My invited online talk will be on “Referential search”.
Looking for a “band”? Does it matter what or which “band” you find? Traditionally, search is seen as a conceptual problem. Query words are mapped to information words, solving problems of ambiguity, variation and relevance. But language is first of all a reference system that hardly ever describes things fully. We use words and expressions assuming that we resolve these as references: mentions of instances. Conceptually “band” can mean different things and if it is a music band there can be many styles . Some of these bands you can rent for different purposes and for a specific price. Still you probably have specific band in mind and whatever instance of a band you find, it will be another specific instance of a (musical) “band”. Maybe you do not like this one for any particular reason or maybe this one is booked.
We complete our mental picture by (shared) background knowledge. Our descriptions are incomplete and we fill gaps and relations that are not mentioned. There are many pragmatic factors that determine the form of our expressions to make reference, thus resulting in variation that needs to be modelled by systems. What does that mean for a search system that matches requests to information and services described through language?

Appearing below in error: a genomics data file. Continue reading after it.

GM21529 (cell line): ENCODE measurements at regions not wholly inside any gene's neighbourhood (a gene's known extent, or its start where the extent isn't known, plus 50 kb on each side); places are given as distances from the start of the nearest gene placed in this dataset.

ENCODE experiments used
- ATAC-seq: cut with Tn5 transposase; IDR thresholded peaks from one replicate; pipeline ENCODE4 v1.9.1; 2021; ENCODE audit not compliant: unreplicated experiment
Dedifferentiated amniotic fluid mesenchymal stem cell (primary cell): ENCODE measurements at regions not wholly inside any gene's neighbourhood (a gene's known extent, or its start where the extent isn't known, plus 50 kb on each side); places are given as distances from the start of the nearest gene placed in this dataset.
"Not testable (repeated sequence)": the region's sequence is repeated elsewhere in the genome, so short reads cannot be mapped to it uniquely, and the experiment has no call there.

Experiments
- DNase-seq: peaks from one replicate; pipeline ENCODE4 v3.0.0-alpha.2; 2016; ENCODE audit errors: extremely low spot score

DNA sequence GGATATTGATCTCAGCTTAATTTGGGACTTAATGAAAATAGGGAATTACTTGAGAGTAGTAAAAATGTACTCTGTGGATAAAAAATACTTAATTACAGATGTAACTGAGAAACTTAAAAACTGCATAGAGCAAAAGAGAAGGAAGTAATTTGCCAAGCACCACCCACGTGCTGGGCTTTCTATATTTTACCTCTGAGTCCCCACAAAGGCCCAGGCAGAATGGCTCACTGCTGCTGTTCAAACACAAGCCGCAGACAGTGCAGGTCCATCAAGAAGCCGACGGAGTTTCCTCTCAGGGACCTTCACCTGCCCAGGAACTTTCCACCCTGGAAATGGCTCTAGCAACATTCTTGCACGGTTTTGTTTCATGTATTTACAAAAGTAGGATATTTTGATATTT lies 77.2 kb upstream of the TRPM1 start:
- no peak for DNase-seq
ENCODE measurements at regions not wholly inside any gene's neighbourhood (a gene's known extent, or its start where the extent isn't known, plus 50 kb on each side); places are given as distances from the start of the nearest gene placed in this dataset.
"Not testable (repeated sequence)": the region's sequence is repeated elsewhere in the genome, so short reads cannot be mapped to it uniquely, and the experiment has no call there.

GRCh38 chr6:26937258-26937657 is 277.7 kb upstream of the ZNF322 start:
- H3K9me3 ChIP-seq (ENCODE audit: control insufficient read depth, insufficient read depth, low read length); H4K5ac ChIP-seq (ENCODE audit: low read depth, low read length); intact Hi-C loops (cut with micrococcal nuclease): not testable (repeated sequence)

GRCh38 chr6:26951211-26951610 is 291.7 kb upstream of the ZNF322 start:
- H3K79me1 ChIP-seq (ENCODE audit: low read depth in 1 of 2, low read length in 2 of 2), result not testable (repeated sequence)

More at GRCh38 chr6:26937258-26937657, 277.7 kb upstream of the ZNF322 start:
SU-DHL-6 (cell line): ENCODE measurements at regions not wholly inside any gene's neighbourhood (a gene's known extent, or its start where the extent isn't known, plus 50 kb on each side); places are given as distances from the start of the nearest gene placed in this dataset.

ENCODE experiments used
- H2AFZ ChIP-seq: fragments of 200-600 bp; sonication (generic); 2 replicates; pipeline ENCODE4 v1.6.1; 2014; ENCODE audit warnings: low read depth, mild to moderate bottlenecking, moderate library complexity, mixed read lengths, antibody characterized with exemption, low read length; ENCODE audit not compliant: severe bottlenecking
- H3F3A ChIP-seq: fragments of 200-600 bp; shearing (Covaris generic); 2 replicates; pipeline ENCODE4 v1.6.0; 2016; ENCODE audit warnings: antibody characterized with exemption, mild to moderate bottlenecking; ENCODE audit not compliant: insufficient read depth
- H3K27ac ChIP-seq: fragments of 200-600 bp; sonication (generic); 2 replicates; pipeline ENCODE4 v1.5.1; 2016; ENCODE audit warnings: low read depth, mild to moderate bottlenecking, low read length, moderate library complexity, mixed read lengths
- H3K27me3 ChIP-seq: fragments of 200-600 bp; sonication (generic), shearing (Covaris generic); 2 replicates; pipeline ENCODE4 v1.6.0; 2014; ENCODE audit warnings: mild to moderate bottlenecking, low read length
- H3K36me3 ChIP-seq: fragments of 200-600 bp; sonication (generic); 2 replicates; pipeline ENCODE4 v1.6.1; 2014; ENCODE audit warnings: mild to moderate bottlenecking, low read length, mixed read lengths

In this presentation, I will discuss how natural language search can be modeled as a referential model. In such a model, systems need to count and quantify across instances that are conceptually similar but differ at an instance level. A simple case is an e-commerce system that offers these instances for sale but describes them though conceptual categories. I will however also discuss the problem of instance-identity & reference in more complex cases such as the 2018 Semeval task on Counting events. I will conclude that referential search also provides great opportunities in a future Internet of Things, where multimodal devices without display, mouse or keyboard also represent a referential world with which we naturally interact through referential language. Interaction between people and systems in an e-commerce or service setting represents a complex abstract retrieval problem, when we can only using language to make reference without a direct representation or grounding of the instances.